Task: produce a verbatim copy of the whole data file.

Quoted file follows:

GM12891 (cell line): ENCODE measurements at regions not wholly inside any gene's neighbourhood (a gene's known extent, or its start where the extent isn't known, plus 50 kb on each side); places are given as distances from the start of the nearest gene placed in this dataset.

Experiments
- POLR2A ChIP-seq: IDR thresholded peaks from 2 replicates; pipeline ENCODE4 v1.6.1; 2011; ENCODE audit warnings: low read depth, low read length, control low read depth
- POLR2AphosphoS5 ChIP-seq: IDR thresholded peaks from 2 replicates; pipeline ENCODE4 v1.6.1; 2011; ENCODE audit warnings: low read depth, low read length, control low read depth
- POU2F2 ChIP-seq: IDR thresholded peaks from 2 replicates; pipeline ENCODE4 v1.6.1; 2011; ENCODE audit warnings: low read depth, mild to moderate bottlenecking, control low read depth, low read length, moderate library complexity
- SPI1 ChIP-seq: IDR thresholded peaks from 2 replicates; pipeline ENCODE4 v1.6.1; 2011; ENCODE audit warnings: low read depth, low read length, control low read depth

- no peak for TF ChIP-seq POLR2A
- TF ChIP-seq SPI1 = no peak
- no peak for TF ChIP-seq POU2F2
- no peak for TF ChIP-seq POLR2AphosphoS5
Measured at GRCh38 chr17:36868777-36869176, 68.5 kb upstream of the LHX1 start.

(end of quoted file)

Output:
GM12891 (cell line): ENCODE measurements at regions not wholly inside any gene's neighbourhood (a gene's known extent, or its start where the extent isn't known, plus 50 kb on each side); places are given as distances from the start of the nearest gene placed in this dataset.

Experiments
- POLR2A ChIP-seq: IDR thresholded peaks from 2 replicates; pipeline ENCODE4 v1.6.1; 2011; ENCODE audit warnings: low read depth, low read length, control low read depth
- POLR2AphosphoS5 ChIP-seq: IDR thresholded peaks from 2 replicates; pipeline ENCODE4 v1.6.1; 2011; ENCODE audit warnings: low read depth, low read length, control low read depth
- POU2F2 ChIP-seq: IDR thresholded peaks from 2 replicates; pipeline ENCODE4 v1.6.1; 2011; ENCODE audit warnings: low read depth, mild to moderate bottlenecking, control low read depth, low read length, moderate library complexity
- SPI1 ChIP-seq: IDR thresholded peaks from 2 replicates; pipeline ENCODE4 v1.6.1; 2011; ENCODE audit warnings: low read depth, low read length, control low read depth

- no peak for TF ChIP-seq POLR2A
- TF ChIP-seq SPI1 = no peak
- no peak for TF ChIP-seq POU2F2
- no peak for TF ChIP-seq POLR2AphosphoS5
Measured at GRCh38 chr17:36868777-36869176, 68.5 kb upstream of the LHX1 start.